Being Kind and Loving to Ourselves

We can all do wonderful jobs of punishing ourselves. “Oh, I shouldn’t have said that”. “Oh boy did I HAVE to eat that extra cookie – look at those extra pounds coming on” “Really, what a stupid way to react/feel/think”.  I don’t think we would say any of those things to our best friend or a loved one or belittle them for ANYTHING. Practicing self love means cutting yourself some slack.  Telling yourself life is to be experienced not perfected in some way we have told ourselves is the “right” way. If we never “messed up” (according to us) how would we ever know what it meant to feel sorry and ask forgiveness?  If we never got angry and had an argument in our life – we would never know the pleasure and joy of making up. It is ALL perfect and our soul (inner or Higher self) ALWAYS knows that. We need different experiences to LIVE and LEARN.

I have learned to be kinder to myself (MOST of the time). :-) When I do get in a funk of some sort I know it will be short lived and I tell myself that. I experience the emotions, like one of my favorite poems, Rumi says in the amazing poem “The Guest House” and try and understand why I am going through what I am experiencing and what I can possibly learn from the situation.  Sometimes I just let myself sink into that emotion even if it is sadness to EXPERIENCE it.  We are meant to experience emotions not judge them.  Not be ruled by them unconsciously either.  Life changes when we can consciously observe what we are going through rather than be swept up head under water by the current of high tide.

In loving ourselves we attract more goodness and good people to us. In loving ourselves we KNOW we are worthy of all the abundance life has to offer. By loving ourselves we show others how to treat us. By loving ourselves we can move into our full power and be an example to others of how easy and in flow life can really be. Be kind to yourself, know it is all perfect and everything changes in your life when you fall in love with yourself.

I highly encourage you to pick up Evelyn’s amazing ebook compilation of self-love articles. Lance Ekum, from “Jungle of Life” also helped her compile these amazing articles.  Lance and Evelyn have been good friends online for a long while now and I have even had the pleasure of meeting Lance and his beautiful family in person.  Lance and Evelyn exude love and kindness and I am very grateful to have been a part of this project.  Please visit Evelyn’s site and download a copy now.  Thank you. :-)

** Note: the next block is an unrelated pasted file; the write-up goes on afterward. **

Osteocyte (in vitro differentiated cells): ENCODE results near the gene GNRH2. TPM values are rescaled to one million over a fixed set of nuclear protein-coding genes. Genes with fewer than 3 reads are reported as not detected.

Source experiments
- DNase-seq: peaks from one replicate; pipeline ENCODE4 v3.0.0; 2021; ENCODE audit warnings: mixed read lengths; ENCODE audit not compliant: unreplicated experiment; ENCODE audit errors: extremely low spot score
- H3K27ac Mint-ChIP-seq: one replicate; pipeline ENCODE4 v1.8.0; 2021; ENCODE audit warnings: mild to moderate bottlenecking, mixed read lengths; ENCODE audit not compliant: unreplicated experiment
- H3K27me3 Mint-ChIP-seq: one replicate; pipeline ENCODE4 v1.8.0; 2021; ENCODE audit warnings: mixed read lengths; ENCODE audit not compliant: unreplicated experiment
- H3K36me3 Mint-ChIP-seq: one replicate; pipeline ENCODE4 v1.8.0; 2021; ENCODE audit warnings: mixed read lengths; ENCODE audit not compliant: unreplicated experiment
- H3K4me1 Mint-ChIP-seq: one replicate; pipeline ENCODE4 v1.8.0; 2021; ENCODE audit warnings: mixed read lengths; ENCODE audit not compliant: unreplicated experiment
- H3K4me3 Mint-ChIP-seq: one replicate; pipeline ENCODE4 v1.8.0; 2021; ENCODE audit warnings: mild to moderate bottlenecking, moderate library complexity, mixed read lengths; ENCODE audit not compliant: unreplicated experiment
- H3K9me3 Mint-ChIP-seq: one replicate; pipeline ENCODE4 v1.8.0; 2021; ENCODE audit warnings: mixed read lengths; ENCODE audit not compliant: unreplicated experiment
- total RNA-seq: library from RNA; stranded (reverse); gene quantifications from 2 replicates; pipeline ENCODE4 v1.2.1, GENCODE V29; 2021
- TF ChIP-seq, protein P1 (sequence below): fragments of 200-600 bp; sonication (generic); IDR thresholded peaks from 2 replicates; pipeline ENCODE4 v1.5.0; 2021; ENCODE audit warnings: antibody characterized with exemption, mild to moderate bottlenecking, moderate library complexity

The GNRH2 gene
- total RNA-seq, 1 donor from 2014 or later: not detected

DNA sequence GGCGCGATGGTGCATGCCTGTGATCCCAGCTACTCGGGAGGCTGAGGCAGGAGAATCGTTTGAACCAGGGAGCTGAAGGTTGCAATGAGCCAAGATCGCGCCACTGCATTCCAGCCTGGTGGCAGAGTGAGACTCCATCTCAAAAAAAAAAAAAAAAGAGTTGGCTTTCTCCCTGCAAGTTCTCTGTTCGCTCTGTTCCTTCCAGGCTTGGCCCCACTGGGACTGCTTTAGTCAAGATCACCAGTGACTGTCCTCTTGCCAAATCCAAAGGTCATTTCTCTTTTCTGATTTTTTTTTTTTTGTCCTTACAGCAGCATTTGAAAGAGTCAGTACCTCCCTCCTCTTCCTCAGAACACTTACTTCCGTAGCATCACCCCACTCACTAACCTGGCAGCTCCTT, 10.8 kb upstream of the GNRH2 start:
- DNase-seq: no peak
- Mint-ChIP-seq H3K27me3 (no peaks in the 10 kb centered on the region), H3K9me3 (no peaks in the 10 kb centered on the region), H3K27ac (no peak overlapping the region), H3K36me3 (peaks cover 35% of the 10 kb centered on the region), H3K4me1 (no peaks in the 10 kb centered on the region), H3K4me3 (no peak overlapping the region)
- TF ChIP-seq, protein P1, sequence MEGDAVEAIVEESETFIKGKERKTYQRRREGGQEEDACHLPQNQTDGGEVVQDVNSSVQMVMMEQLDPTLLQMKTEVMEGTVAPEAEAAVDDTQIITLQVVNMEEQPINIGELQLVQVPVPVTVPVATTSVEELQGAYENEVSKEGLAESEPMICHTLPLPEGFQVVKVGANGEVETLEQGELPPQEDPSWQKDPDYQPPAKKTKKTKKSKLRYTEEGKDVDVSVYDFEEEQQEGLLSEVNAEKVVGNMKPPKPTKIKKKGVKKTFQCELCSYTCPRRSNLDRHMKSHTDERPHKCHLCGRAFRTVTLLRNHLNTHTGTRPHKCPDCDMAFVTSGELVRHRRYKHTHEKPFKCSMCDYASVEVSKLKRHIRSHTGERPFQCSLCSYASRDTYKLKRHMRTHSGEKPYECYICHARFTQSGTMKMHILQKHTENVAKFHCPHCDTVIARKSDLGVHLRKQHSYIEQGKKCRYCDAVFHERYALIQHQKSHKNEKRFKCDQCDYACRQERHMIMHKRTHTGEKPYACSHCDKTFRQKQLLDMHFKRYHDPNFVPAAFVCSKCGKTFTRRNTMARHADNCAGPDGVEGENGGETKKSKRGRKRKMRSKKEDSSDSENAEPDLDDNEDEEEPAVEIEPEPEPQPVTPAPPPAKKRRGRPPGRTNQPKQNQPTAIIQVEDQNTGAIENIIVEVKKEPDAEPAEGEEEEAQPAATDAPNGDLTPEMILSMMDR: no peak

The Hearts Clinic


In other news, My colleague and good friend, Justin Deichman and I have opened an Energetic Healing Clinic in our community. Please go visit our Facebook Page to find out more. If you are in the New York area, please consider coming by to pay us a visit. This has been an exciting time and we are thrilled to be able to offer this to our community.  Thank you.





7 Evidence Based Steps to a Blissful Relationship

It is my pleasure to present a guest post by Mark Tyrell of “Uncommon Help“.  The health of the relationships in our life are very important for our health and wellness.  I agree whole-heartedly with Mark’s steps to maintaining a blissful relationship.  I also LOVE the fact that he backs up his post with research. Thank you Mark for this and to my readers, please make Mark feel welcome by leaving some comments and by adding other tips you use to maintain healthy relationships.

7 Evidence-Based Steps to a Blissful Relationship

Relationships are vital to health and happiness. In fact, a recent Brigham Young University study claims that having a loving, happy relationship and other successful friendships can actually make you healthier and so live longer. And research conducted at Cornell University found that couples in committed romantic relationships tend to be top of the happiness league (1).

But happy relationships don’t just happen. People who are “good at relationships” both do certain things and avoid certain others (2). So here from the world of psychological research are tried, tested, and (thankfully) commonsensical ways to improve any relationship.

1) Follow the 5:1 rule

According to research carried out by Dr John Gottman, for any relationship to remain happy and stable, it needs to follow the rule of five good interactions for every not-so-good one. “Good” could mean a great evening out together, a shared laugh, great sex, a nice chat, an affectionate hug – anything positive. None of us can avoid ever having a negative moment with a long-term partner, but if most of the time we make efforts to maintain the 5:1 rule, the relationship should thrive.

2) Be less critical

Contempt can take many forms: sarcasm, facial expressions of disgust (Dr Gottman found that married women who looked contemptuous when their husbands were talking were six times more likely to be divorced two years later), insults, cursing, and even public humiliation.

Gottman’s research at the “love lab” also found that if criticism was a regular feature of the interaction between partners, then this was a big sign that the relationship wouldn’t last (3). A criticism is defined as an attack on the person’s whole identity. So rather than “I’m angry you didn’t paint the fence as you said you would!” (a specific complaint), a criticism would be an attack on their whole identity: “You didn’t paint the fence! You are such a lazy *******!”

So complain when it’s justified, by all means; but criticize at your relationship’s peril. In fact, good relationships should strengthen the self-esteem of the partners in them. So…